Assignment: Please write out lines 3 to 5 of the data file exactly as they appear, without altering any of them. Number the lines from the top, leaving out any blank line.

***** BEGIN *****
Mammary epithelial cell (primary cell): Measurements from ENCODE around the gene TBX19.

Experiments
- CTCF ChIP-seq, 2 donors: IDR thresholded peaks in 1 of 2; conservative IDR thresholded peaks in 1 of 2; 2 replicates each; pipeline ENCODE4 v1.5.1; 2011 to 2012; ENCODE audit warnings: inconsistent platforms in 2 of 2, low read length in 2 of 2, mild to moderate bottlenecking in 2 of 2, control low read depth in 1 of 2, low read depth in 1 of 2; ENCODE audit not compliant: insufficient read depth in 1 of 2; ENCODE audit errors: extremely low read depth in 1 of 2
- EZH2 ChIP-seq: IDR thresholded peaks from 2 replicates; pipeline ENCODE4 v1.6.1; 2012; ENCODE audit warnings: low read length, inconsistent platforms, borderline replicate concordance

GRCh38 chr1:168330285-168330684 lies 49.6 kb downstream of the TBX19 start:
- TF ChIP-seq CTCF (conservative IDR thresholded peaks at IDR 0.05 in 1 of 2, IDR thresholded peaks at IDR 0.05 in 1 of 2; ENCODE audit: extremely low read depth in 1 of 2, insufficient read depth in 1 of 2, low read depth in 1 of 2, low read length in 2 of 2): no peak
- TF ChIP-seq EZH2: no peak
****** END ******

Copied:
- CTCF ChIP-seq, 2 donors: IDR thresholded peaks in 1 of 2; conservative IDR thresholded peaks in 1 of 2; 2 replicates each; pipeline ENCODE4 v1.5.1; 2011 to 2012; ENCODE audit warnings: inconsistent platforms in 2 of 2, low read length in 2 of 2, mild to moderate bottlenecking in 2 of 2, control low read depth in 1 of 2, low read depth in 1 of 2; ENCODE audit not compliant: insufficient read depth in 1 of 2; ENCODE audit errors: extremely low read depth in 1 of 2
- EZH2 ChIP-seq: IDR thresholded peaks from 2 replicates; pipeline ENCODE4 v1.6.1; 2012; ENCODE audit warnings: low read length, inconsistent platforms, borderline replicate concordance

GRCh38 chr1:168330285-168330684 lies 49.6 kb downstream of the TBX19 start: